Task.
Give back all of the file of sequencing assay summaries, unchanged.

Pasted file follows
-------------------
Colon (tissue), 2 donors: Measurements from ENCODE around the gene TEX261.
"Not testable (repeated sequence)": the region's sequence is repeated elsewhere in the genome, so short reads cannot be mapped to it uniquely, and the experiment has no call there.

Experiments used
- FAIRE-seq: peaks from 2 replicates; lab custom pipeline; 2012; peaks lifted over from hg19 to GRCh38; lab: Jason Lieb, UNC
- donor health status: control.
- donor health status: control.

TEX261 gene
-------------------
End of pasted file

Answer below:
Colon (tissue), 2 donors: Measurements from ENCODE around the gene TEX261.
"Not testable (repeated sequence)": the region's sequence is repeated elsewhere in the genome, so short reads cannot be mapped to it uniquely, and the experiment has no call there.

Experiments used
- FAIRE-seq: peaks from 2 replicates; lab custom pipeline; 2012; peaks lifted over from hg19 to GRCh38; lab: Jason Lieb, UNC
- donor health status: control.
- donor health status: control.

TEX261 gene